The man with a memory only seven seconds long

May 17, 2021 • 1:45 pm

I was fascinated and horrified by the story of Clive Wearing (video below), once a good musician and conductor (and still can play music) but, laid low in 1983 by a herpes simplex virus that damaged his brain, he was left with a memory that lasts only seven seconds. He can’t remember anything that took place more than seven seconds earlier, and it’s given him what he considers a living death. Each time he sees his wife it’s as if he meets a new person. His consciousness is completely reset every few seconds.

It’s ineffably sad but also scientifically fascinating. Why seven seconds? What kind of damage would impose a time span like that?

I believe Oliver Sacks wrote about people like this, but I can’t remember whether he wrote about Wearing.

And a bit from Wikipedia:

Wearing developed a profound case of total amnesia as a result of his illness. Because of damage to the hippocampus, an area required to transfer memories from short-term to long-term memory, he is completely unable to form lasting new memories – his memory only lasts between 7 and 30 seconds.[2] He spends every day “waking up” every 20 seconds, “restarting” his consciousness once the time span of his short term memory elapses (about 30 seconds). During this time, he repeatedly questions why he has not seen a doctor, as he constantly believes he has only recently awoken from a comatose state. If engaged in discussion, Wearing is able to provide answers to questions, but cannot stay in the flow of conversation for longer than a few sentences and is angered if asked about his current situation.

Wearing remembers little of his life before 1985; he knows, for example, that he has children from an earlier marriage, but cannot remember their names. His love for his second wife, Deborah, whom he married the year prior to his illness, is undiminished. He greets her joyously every time they meet, either believing he has not seen her in years or that they have never met before, even though she may have just left the room momentarily. When he goes out dining with his wife, he can remember the name of the food (e.g. chicken); however he cannot link it with taste, as he forgets what food he is eating by the time it has reached his mouth.[3]

In a diary provided by his caretakers, Wearing was encouraged to record his thoughts. Page after page was filled with entries similar to the following:

8:31 AM: Now I am really, completely awake.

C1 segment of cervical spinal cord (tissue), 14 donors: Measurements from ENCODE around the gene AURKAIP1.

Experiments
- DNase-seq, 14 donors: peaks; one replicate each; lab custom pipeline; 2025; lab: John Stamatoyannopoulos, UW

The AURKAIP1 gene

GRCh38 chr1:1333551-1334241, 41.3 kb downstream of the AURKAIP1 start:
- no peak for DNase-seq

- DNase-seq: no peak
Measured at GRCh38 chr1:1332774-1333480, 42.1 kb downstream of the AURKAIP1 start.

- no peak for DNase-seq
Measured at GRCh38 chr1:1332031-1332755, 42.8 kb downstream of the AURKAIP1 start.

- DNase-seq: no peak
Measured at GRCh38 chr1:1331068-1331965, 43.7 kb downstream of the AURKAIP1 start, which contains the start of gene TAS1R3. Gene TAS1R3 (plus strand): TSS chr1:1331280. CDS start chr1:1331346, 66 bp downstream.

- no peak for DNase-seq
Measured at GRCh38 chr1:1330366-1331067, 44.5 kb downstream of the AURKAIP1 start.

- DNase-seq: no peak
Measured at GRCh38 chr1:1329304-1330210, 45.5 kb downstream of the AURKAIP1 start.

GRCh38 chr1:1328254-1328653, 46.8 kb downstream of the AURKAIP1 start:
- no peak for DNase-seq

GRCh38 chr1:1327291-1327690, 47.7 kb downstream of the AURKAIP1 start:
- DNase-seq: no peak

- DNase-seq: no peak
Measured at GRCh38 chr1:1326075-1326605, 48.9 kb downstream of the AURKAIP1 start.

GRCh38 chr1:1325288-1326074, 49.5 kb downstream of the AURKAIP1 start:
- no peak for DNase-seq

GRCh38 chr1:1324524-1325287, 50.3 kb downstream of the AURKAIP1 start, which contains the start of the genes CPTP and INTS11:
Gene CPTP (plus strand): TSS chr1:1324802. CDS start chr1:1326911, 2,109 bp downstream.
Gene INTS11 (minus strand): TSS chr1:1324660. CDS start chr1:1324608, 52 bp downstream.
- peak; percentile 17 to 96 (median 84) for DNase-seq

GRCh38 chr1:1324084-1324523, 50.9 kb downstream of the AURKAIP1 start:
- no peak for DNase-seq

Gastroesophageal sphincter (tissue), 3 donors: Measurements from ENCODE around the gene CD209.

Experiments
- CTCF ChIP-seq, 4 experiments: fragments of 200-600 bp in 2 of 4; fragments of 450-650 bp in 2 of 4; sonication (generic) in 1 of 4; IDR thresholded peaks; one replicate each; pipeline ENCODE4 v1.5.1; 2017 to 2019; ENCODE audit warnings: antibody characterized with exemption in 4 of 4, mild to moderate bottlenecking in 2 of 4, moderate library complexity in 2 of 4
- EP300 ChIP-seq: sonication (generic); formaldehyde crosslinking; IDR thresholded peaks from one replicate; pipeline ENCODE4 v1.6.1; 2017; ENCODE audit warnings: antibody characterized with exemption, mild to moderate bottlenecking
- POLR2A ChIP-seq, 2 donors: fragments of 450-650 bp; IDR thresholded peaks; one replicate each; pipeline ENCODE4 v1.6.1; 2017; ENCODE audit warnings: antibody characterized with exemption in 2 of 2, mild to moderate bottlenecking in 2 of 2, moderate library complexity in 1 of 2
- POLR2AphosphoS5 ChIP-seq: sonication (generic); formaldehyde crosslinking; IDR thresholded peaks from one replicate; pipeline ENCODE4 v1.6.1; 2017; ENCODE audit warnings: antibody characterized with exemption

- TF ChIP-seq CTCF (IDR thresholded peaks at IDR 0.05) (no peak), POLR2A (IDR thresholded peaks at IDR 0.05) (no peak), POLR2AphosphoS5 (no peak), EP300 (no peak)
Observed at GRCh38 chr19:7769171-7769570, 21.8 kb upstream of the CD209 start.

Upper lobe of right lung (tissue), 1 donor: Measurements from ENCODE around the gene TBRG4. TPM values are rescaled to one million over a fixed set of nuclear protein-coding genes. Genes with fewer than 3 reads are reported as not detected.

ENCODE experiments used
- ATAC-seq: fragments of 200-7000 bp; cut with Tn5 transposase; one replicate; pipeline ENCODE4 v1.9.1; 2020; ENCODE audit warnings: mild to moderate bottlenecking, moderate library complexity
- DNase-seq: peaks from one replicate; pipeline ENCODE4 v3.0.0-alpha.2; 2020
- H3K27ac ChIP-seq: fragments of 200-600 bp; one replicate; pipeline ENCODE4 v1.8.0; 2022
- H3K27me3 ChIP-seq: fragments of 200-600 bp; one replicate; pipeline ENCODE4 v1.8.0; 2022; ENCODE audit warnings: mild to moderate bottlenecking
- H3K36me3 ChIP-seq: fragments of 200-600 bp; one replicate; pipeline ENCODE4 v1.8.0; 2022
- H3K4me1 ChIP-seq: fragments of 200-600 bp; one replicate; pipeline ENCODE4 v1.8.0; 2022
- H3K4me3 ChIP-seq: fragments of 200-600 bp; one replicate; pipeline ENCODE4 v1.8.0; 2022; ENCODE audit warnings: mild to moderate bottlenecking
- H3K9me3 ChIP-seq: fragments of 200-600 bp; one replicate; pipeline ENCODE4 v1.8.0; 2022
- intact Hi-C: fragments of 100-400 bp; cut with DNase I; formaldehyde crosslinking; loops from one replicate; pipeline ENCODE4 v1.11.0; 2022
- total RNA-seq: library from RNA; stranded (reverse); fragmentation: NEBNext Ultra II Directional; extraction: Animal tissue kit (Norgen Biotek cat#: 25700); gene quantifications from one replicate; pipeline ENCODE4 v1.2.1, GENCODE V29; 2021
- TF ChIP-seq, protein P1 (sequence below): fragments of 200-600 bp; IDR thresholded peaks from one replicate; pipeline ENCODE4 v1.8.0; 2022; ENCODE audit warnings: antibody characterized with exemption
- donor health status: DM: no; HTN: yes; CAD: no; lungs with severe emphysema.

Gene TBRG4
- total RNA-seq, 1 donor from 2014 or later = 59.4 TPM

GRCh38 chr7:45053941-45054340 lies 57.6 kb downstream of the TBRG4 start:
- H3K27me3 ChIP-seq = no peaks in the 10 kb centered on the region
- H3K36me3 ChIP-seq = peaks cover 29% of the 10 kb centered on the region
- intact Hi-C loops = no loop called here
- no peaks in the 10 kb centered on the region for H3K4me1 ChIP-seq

9:06 AM: Now I am perfectly, overwhelmingly awake.
9:34 AM: Now I am superlatively, actually awake.

32 thoughts on “The man with a memory only seven seconds long

  1. This is my nightmare. Years ago friends told me of staying at a B&B where the husband owner had eaten mussels that had some bacteria in them that caused him to lose his long term memory. (This must be a very rare thing, or mussels wouldn’t be routinely eaten.) He, of course, had to quit his job, and worked at the B&B cooking, where everything he had to do was written on a blackboard. He couldn’t read a book, because by the time he reached the bottom of a page, he’d forgotten what he’d read. I pretty much stopped eating mussels after that, although I love them (and I know the risk is vanishing).

  2. Poor man — a truly horrifying existence. I remember seeing the 1986 documentary about him in which he conducted a piece of music lasting several minutes during which he was totally absorbed and gave every appearance of continuous consciousness, though suffered a kind of minor fit as soon as it ended. I remember it was some kind of Renaissance polyphony like Palestrina, and perhaps the seamlessness of the musical texture gave him a kind of continuous bridge from one moment to another.

    1. I remember that documentary, it was heart-breaking, especially his wife’s torment each time they met. I’m not sure, but I think the piece he conducted was Mozart’s Panis Angelicus.

    2. Ah, I thought his name rang a bell.
      Some years ago the neuro-something-ologist Oliver Sacks did a book about the weird interactions between music and the brain, and I think this case was reported in that. Quite why Dad thought is a suitable birthday present for me, I can’t guess. Interesting, book. Didn’t explain a thing.
      Musicophilia, that’ll be it. I think I got another couple of Sacks books out of the library on it’s basis.

    1. It was a fantastic book. It was one of the last I read of his after becoming obsessed with him, thinking it would be mostly about HIS love of music, but like all his books, it was about so much more than music or the brain or how that complex organ functions or malfunctions. I don’t think anyone has touched me more deeply or profoundly through their words than dear Oliver Sacks.

      1. I was inspired to read it after my dad got brain cancer. He’s been a musician all his life, and in his retirement has been playing in a classic rock cover band with a couple friends. He discovered the tumor because he suddenly couldn’t hear melodies, or even distinguish between a major and minor chord. 14 months later now, he’s slowly recovering those abilities, but still nowhere near well enough to play.

  3. I remember seeing Wearing in a TV documentary maybe around 1980. He was shown greeting his wife for the nth time in a day as if it were the first. Then he was shown a concert organ and he asked what it was. He was told it was a musical instrument and that he knew how to play it which surprised him. He then sat down and played a complex piece of keyboard music.

    It indicates that musical memory must work differently from that lasting only seconds: I have heard it called “muscle memory”: I have great difficulty memorising music though I read it pretty well. When I do manage to memorise a piece, it seems to be more or less “automatic”. If I try to consciously remember the hand positions, I usually lose it completely.
    Systematic memorising of music is a particular skill which can be learnt (so my professional teachers tell me). I find it very difficult and uncomfortable. Others I know, learn a piece after a couple of runs through it and are often very poor sight readers (they commit it to memory as fast as possible in order to avoid reading from score).

  4. I didn’t watch much of the video, it drives me crazy. There must be someone living with him, he wouldn’t know where anything is. He can’t leave the house or he would never get back. There are many things worse than death.

    1. Yes. The husband of a friend of mine was in a similar condition: massive heart attack causing oxygen starvation of the brain for too long.
      He seemed perfectly normal and would chat and recite the same story over and over like script from a play. He didn’t seem to learn new things much. He had been a talented doctor and head of an intensive care unit.